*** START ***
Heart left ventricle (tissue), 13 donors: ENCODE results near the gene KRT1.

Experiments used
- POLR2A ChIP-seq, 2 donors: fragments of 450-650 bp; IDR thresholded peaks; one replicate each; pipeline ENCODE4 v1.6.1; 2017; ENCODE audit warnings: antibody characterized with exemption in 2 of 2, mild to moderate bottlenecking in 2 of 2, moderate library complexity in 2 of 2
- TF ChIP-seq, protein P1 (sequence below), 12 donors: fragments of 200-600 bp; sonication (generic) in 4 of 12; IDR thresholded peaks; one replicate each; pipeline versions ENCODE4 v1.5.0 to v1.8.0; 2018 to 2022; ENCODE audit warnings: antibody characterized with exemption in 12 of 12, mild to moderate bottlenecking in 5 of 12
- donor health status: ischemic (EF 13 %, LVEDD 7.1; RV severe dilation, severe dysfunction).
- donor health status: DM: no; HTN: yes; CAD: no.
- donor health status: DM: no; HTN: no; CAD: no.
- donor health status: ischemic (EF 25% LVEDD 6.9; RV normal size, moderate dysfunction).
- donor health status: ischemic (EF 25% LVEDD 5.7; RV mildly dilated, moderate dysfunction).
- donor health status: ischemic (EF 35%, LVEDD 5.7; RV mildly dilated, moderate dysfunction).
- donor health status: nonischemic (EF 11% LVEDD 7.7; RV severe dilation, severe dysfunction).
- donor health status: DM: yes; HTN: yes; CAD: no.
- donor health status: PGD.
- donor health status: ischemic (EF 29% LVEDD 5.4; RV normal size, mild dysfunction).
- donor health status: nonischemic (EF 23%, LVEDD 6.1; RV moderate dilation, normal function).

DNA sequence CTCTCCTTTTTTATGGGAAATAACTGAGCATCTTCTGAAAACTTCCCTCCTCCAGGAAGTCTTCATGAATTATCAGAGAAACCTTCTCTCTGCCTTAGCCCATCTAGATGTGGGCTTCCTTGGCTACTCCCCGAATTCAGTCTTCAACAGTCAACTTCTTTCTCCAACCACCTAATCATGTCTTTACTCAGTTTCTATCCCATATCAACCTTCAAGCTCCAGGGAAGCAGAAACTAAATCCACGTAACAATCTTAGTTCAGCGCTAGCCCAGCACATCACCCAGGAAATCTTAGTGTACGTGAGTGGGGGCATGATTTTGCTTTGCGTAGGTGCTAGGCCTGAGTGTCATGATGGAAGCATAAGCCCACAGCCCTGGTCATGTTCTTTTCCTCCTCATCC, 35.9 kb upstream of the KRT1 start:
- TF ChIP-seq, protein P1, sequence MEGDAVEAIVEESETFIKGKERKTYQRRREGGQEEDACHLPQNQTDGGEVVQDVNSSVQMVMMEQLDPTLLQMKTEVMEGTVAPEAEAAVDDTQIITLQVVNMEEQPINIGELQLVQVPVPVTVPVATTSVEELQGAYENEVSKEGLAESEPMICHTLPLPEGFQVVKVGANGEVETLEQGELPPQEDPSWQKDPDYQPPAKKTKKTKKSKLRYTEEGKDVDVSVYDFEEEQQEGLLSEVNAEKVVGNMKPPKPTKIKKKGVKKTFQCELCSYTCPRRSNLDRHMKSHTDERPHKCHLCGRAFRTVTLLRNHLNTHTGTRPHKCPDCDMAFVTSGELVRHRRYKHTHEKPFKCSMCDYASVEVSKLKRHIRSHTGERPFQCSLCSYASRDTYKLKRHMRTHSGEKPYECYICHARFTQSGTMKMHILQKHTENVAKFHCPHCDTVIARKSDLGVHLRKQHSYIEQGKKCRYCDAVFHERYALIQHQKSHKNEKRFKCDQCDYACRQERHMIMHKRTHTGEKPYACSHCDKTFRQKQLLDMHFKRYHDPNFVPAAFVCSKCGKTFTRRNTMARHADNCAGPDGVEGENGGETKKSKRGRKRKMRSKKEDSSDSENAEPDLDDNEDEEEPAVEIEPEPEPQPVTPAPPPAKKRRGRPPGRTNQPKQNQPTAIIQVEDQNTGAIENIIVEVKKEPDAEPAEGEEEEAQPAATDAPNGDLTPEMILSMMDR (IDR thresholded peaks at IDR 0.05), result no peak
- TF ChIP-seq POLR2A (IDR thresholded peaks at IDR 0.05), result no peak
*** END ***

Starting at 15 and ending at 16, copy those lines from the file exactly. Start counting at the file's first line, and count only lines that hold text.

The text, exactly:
- donor health status: nonischemic (EF 23%, LVEDD 6.1; RV moderate dilation, normal function).

DNA sequence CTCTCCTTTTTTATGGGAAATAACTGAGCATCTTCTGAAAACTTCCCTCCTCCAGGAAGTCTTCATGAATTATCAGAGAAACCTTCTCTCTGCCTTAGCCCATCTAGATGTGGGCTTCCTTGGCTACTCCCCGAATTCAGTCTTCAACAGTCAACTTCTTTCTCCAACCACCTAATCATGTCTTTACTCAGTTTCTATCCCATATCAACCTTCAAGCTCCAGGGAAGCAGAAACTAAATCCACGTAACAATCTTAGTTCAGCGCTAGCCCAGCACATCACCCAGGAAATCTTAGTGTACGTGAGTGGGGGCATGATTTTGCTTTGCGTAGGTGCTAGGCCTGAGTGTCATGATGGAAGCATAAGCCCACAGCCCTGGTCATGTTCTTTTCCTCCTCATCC, 35.9 kb upstream of the KRT1 start: